Treatment and Prevention Strategies

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UNAIDS Director Calls For ARV Production In Africa

“Executive Director of UNAIDS Michel Sidibe Wednesday called for the production of anti-retroviral drugs [ARVs] in Africa to make the life-saving medicines against AIDS accessible to patients and boost the medicines manufacturing sector on the continent,” PANA/AfriqueJet reports. Speaking at the 16th West African Economic and Monetary Union (UEMOA) Summit in Lome, Togo, “Sidibe said it was time for the continent to negotiate strong partnerships with emerging countries, including India and Brazil, to support the local production of ARVs in Africa,” the news service writes, adding, “According to [Sidibe], Africa accounts for only one percent of the medicine manufacturing sector that is expected to generate as much as $1 trillion by 2015” (6/7).

Ethiopian Government, PEPFAR To Run 5-Year HIV Prevention Program Aimed At High-Risk Groups

“More than 100 million condoms will be distributed annually to sex workers, men who have sex with men, and other groups vulnerable to HIV as part of a new five-year program to be run by the Ethiopian government and the U.S. President’s Emergency Plan for AIDS Relief (PEPFAR),” PlusNews reports. “Dubbed MULU, the Amharic word for comprehensive, the $70 million program — implemented by the NGOs Population Services International and World Learning — will also target day laborers in the booming construction industry, migrant workers and their partners,” the news service notes.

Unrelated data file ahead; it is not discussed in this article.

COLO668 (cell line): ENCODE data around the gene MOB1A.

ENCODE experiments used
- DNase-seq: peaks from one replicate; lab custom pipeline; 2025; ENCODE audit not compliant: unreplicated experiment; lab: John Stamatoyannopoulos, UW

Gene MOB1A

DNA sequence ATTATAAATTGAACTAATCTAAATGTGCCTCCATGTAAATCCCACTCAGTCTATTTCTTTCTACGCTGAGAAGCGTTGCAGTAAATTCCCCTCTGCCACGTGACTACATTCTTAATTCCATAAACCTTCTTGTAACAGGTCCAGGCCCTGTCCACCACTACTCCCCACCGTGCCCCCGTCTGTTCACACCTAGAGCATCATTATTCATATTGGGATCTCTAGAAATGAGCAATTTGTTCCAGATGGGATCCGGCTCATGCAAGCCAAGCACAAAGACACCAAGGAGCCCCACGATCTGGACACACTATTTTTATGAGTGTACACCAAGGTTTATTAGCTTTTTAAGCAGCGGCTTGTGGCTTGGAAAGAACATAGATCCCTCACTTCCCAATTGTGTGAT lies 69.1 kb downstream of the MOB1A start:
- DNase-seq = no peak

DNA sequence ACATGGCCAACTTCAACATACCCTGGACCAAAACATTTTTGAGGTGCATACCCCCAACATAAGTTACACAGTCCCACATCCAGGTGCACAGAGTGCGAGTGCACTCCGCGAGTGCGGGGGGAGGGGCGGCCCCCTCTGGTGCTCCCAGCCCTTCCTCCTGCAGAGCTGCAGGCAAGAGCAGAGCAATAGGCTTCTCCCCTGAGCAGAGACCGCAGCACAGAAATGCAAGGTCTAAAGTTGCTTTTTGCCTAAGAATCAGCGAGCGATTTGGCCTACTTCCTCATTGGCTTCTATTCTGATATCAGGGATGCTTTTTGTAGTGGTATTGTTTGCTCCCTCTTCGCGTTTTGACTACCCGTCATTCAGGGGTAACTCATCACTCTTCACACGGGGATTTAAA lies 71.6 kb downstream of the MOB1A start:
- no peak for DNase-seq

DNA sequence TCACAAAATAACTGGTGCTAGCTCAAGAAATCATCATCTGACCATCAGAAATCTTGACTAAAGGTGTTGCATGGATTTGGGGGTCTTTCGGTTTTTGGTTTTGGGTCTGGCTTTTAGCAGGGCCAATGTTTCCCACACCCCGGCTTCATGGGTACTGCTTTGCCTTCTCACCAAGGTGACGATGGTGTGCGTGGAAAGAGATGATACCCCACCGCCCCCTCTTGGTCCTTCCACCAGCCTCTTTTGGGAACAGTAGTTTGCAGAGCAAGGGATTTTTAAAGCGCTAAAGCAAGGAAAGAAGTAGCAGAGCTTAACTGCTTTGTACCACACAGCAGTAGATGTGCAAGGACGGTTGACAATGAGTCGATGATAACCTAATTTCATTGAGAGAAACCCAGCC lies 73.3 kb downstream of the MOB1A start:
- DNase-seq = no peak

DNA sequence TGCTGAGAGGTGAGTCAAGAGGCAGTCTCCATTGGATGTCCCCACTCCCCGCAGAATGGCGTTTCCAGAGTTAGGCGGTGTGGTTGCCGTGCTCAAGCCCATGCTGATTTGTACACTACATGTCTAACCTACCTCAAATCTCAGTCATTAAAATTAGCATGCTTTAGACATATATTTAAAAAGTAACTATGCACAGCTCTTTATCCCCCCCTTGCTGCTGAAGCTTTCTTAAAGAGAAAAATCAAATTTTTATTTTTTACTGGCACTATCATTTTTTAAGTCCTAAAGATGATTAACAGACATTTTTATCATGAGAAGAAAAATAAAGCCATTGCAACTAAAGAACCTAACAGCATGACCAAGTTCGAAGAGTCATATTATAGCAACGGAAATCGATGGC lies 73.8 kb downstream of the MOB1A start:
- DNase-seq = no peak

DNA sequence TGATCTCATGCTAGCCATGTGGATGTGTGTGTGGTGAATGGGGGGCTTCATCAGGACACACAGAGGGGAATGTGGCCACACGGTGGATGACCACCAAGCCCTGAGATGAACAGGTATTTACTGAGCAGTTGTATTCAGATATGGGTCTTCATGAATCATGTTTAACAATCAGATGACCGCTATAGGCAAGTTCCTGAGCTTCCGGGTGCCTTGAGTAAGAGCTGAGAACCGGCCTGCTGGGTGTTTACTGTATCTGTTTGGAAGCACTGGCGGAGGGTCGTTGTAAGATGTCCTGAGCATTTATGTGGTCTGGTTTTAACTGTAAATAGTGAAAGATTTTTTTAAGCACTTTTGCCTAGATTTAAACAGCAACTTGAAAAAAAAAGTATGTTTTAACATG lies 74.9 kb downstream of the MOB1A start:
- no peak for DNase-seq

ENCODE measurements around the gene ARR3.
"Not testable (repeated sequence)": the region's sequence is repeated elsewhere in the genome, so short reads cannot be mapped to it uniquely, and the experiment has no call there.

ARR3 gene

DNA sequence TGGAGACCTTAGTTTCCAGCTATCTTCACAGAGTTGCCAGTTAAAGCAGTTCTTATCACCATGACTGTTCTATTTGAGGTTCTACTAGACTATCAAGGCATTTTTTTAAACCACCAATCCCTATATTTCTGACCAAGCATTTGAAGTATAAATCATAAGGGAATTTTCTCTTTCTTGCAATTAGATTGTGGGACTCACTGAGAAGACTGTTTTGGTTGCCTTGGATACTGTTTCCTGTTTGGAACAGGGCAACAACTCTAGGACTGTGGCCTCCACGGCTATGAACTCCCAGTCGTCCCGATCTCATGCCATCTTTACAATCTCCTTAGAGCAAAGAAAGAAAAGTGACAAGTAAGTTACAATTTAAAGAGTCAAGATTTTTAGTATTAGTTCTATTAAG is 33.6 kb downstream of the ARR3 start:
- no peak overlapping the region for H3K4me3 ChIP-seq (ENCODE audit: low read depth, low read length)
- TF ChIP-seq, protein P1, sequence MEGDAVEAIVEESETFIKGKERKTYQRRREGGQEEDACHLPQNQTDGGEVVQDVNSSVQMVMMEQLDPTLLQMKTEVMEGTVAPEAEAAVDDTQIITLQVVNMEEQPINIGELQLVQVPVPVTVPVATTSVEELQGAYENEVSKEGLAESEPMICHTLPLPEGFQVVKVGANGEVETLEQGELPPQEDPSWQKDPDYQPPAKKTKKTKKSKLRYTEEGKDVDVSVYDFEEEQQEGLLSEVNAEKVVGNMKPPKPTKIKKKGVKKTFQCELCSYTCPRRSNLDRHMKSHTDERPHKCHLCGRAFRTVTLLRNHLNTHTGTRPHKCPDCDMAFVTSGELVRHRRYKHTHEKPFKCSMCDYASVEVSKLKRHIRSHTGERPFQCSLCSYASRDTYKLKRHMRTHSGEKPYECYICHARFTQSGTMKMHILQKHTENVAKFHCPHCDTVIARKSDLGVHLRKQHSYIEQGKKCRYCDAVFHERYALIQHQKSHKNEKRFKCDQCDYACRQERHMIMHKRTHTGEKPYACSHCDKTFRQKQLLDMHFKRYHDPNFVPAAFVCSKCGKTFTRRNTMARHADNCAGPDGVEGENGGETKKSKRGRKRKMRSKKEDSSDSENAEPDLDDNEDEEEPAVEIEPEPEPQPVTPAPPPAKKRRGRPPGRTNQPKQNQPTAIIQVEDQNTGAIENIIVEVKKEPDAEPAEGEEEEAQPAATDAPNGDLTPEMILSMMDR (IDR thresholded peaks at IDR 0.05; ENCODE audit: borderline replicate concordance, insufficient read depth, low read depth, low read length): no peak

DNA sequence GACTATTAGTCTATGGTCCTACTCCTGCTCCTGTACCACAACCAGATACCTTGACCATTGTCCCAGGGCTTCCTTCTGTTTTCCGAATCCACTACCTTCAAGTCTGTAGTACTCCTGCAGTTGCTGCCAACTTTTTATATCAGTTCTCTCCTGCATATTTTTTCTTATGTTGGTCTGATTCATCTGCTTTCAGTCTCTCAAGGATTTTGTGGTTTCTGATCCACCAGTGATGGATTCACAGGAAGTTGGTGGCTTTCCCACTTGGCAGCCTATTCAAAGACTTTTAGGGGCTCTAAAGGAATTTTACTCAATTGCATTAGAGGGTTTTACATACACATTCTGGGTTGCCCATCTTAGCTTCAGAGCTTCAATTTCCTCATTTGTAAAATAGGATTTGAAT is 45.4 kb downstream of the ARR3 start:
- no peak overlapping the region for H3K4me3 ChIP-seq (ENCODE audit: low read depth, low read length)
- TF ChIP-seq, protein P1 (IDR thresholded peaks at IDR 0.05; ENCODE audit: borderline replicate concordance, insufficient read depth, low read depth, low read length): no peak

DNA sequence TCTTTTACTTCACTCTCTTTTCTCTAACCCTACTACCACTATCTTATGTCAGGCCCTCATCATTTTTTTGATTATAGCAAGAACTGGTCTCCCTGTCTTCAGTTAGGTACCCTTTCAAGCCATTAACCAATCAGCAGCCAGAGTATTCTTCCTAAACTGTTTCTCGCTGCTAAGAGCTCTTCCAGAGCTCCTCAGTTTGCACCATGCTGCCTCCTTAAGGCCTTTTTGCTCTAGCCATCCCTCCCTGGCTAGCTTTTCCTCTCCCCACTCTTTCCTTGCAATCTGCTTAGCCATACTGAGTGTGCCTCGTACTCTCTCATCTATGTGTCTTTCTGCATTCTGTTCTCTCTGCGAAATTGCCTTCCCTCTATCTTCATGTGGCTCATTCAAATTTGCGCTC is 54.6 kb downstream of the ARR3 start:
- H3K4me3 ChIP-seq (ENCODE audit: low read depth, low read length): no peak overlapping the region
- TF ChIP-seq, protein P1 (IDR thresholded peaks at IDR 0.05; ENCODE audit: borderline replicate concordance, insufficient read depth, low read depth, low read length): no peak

Gilead Sciences Signs Deals With 3 Indian Pharmaceutical Companies To Promote Low-Cost HIV Drugs In Developing Countries

Gilead Sciences Inc. announced Thursday that it plans to partner with Mylan Inc., Ranbaxy Laboratories Ltd. and Strides Arcolab Ltd. “to promote access to high-quality, low-cost generic versions of Gilead’s HIV medicine emtricitabine in developing countries,” the Wall Street Journal reports (Stevenson, 8/2). Gilead signed deals with the three Indian companies “to drive sales and reduce manufacturing costs of low-cost generic versions of its HIV drug emtricitabine in developing countries,” Reuters reports, noting that under the deals, Gilead “will provide technology and funding to help reduce manufacturing costs of the drug, the companies said” (Kuber, 8/2).

Malawi Launches Week-Long Campaign To Test 250,000 People For HIV

“Malawi on Monday launched a week-long campaign to test 250,000 people for HIV in what health authorities called a crucial intervention in a country ravaged by AIDS,” Agence France-Presse reports. “The week would give Malawians ‘a chance to access antiretroviral therapy if found HIV positive,’ said Deputy Health Minister Halima Daudi at the launch,” the news service writes, noting, “People will take tests in 810 sites in the southern African nation’s 28 districts.” Approximately 10 percent of Malawi’s 14 million residents are living with HIV, according to AFP (8/6).